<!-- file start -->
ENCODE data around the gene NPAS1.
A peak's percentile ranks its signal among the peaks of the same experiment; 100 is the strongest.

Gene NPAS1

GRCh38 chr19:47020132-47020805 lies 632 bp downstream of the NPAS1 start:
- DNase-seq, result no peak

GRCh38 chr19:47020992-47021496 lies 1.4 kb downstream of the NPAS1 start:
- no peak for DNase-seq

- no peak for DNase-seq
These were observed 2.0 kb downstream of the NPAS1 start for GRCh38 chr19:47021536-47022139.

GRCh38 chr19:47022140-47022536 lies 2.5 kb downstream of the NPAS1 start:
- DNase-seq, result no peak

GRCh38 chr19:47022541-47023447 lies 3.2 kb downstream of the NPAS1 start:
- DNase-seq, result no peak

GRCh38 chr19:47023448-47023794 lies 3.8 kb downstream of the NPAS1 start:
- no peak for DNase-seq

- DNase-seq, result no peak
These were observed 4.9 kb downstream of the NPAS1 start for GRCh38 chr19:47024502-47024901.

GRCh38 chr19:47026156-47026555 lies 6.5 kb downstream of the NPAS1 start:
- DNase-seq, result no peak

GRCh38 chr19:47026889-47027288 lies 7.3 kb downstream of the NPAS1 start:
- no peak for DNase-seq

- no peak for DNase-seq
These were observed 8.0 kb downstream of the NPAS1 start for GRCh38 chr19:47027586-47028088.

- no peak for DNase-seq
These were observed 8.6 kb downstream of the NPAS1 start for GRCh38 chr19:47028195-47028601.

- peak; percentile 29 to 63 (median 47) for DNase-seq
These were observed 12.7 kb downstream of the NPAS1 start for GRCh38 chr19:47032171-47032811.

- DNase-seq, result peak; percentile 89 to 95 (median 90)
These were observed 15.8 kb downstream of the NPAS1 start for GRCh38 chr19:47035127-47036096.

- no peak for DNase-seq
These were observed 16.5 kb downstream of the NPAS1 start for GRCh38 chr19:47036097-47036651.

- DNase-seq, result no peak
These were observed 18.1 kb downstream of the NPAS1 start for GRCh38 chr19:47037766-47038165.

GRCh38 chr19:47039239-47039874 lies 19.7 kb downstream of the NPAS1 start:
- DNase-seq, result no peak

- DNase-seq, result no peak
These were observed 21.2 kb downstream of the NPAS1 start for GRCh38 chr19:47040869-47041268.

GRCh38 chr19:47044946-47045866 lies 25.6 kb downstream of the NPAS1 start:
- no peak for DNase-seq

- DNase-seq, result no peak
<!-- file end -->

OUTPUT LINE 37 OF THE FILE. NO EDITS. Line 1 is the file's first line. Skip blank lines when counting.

These were observed 21.2 kb downstream of the NPAS1 start for GRCh38 chr19:47040869-47041268.